Home » You Can Buy A Cadillac CTS-V With The Heart Of A Corvette For Less Than A New Kia Soul

You Can Buy A Cadillac CTS-V With The Heart Of A Corvette For Less Than A New Kia Soul

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There’s something daydreamy about a Corvette road trip with the person you love — just you and your partner hitting the open highway in America’s sports car. However, add in a child, a dog, luggage, and baby gear, and suddenly, that Corvette’s looking less and less sensible. However, there is a reasonably priced car that melds Corvette power with a four-door body. It’s called the first-generation Cadillac CTS-V, and it’s awesome.

Okay, so there are other cars out there with LS power and row-your-own transmissions, but most of them have compromises when it comes to doing family car stuff. Model-specific parts for the Holden-built Pontiac GTO are getting hard to come by, the Chevrolet SS is great but expensive, and Camaros don’t have rear doors. The original Cadillac CTS-V is your realistic entry point in North America, and they’re way better than you’d expect.

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Plus, they’re also cheaper than you’d expect. You can still pick one up for less than the price of a new Kia Soul, which makes them astounding value propositions. Intrigued? Let’s dive in.

What Are We Looking At?

Cadillac CTS-V

Back in the early 2000s, Cadillac was trying to turn a new leaf after years of atrophy and starting its big push to try and punch the German luxury marques in the face. From Escalades in just about every episode of MTV Cribs to the CTS sports sedan landing supporting roles in Bad Boys 2 and The Matrix: Reloaded, Cadillac seemed to be on the right path but needed to draw a line in the sand.

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Cadillac CTS-V

To do this, it rummaged around the GM parts bin and found the LS6 5.7-liter V8 from the Corvette Z06, along with a Tremec T-56 six-speed manual transmission more commonly used in various Holdens and late Camaros and Trans Ams. Perfect for the CTS. Thus, the 2004 CTS-V was born, a 400-horsepower all-American sports sedan. The media seemed to enjoy it a lot, with Car And Driver writing:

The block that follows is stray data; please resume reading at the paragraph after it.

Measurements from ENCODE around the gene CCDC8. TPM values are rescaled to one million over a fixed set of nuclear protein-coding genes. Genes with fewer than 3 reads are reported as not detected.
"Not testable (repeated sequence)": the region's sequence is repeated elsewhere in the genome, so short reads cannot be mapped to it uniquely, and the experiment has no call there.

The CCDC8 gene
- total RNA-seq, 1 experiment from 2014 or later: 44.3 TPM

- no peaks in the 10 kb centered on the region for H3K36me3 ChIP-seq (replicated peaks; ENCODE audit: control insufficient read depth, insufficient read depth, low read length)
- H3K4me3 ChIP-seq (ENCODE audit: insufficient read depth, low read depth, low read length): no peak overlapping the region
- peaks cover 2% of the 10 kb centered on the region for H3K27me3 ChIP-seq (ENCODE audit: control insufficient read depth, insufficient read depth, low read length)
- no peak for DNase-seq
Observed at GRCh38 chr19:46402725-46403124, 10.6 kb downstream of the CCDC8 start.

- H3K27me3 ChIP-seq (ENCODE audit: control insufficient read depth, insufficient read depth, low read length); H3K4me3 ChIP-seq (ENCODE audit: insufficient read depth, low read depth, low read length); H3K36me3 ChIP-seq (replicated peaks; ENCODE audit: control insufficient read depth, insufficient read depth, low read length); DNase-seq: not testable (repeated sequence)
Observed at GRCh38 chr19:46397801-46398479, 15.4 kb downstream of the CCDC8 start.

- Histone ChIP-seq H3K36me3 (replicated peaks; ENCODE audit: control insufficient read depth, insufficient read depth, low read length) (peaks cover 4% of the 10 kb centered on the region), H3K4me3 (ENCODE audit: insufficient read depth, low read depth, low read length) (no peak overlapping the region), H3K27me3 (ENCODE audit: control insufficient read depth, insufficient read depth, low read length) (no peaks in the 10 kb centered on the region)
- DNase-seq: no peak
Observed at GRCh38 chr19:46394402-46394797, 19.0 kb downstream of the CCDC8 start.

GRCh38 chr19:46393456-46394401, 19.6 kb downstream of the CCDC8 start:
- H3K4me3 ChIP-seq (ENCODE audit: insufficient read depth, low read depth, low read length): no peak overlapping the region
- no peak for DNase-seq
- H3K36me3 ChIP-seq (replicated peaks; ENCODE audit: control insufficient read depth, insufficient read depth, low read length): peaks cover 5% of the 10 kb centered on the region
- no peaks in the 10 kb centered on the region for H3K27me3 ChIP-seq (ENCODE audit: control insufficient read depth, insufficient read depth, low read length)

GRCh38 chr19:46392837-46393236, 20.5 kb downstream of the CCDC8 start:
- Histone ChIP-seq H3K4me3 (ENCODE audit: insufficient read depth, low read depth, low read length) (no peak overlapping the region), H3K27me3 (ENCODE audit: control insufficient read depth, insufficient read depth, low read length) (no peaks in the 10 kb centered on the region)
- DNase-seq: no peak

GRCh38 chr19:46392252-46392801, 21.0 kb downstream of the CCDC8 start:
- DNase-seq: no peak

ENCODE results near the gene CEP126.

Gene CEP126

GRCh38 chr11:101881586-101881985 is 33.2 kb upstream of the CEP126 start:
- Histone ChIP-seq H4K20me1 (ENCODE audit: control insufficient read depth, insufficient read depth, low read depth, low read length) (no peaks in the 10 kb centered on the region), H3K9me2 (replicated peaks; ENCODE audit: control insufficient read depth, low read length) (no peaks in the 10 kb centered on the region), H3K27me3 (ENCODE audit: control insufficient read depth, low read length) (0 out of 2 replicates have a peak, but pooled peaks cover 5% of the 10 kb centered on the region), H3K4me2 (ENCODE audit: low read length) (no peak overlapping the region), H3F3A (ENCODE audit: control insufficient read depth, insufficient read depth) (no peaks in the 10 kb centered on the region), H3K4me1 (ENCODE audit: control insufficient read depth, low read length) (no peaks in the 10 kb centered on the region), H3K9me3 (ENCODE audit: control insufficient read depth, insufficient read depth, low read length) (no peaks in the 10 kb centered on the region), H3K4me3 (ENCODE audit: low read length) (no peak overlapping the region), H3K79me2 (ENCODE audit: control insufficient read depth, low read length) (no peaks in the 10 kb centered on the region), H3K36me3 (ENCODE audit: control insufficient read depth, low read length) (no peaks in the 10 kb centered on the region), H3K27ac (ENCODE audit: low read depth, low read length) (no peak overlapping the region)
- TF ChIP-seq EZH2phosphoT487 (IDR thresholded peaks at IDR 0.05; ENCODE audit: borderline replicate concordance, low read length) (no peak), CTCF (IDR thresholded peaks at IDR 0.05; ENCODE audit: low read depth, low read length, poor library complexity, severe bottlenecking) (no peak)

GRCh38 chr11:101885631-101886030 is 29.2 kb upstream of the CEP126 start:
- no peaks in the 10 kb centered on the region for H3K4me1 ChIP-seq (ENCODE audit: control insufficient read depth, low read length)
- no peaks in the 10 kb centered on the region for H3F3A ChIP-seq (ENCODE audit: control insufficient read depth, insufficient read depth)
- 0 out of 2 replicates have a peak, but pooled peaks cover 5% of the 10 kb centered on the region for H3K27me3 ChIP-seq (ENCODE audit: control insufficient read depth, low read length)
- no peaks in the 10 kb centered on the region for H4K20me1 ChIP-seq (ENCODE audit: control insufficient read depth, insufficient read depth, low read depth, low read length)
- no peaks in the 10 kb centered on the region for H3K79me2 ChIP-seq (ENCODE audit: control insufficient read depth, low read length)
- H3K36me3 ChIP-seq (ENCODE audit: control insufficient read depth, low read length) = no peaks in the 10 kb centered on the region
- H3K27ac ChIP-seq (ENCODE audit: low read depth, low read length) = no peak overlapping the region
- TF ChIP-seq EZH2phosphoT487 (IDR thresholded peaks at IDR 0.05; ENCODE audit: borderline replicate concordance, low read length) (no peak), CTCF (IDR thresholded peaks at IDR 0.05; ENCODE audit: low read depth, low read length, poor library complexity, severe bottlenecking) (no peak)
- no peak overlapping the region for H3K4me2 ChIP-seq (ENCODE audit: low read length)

Watch out, children, fusty old GM is raising hell. The power is loud, violent, and addictive. The steering is sharp, the suspension is in control, and the brakes are a strain on tendons. You touch bliss in a drift out of an apex, the grille pointing where your right foot aims it. Holy Saint Herman of Alaska—the traction-control-disable button is right there on the steering wheel! You can boot GM’s lawyers out of the car with one thumb flick. No need to, though, since the computer allows lots of sideways horseplay before it intervenes. Straight-line acceleration is crimped by spasmodic axle hop, and the chintzy interior (pre-Lutz) should be shoveled. But GM’s being bad is really quite good.

We’re talking about a manufacturer-claimed zero-to-60 mph time of 4.6 seconds and the quarter-mile in 13.1 seconds at 109 mph. That’s still quick today, and ballistic for 2004. In 2006, the CTS-V was upgraded with a stronger differential and the six-liter LS2 V8 from the early C6 Corvette. It still pumped out the same 400 horsepower and 395 lb.-ft. of torque as its LS6 predecessor, but it featured a torque peak some 400 rpm lower in the power band. With extra bandwidth, a stronger drivetrain, and more standard features including a sunroof, the 2006 to 2007 cars are arguably the best of the breed.

How Expensive Are We Talking?

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With stout LS power and a proper manual gearbox, you might expect these CTS-Vs to have seriously crept up in price. Well, believe it or not, you can still buy one for less than a new base model Kia Soul. Yep, a 2024 Kia Soul LX stickers for $21,565, but you won’t have to pay that much for a hot rod Cadillac. This one-owner 2005 CTS-V with 89,000 km (55,000 miles) on the clock recently sold on Bring A Trailer for $19,750, and the best part is that it’s already in America. It’s functionally identical to a U.S.-spec car from a safety and emissions standpoint and the owner’s already done the paperwork, so it’s returned to the land of bald eagles.

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Want a later car with the six-liter LS2? They don’t come up for sale as frequently, but you can still find the occasional one for sensible money. This 2006 CTS-V sold on Cars & Bids in November with 109,000 miles on the clock, and it’s rocking some tasty goodies from stiffer differential mount bushings to a full aftermarket exhaust system. Sweet, but not as sweet as the hammer price, which came out to a mere $14,000.

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Oh, and dirt-cheap examples aren’t flukes. This 2005 CTS-V may have 153,900 miles on the clock, but it looks awesome in photos, and sold on Cars & Bids this week for $14,000. I mean come on, the carpets look great, the paint gleams, and the radio buttons aren’t even peeling. This car’s a great reminder to buy on condition rather than mileage, because a well-kept high-mileage car will bring you more joy than a low-mileage basketcase.

What Could Possibly Go Wrong?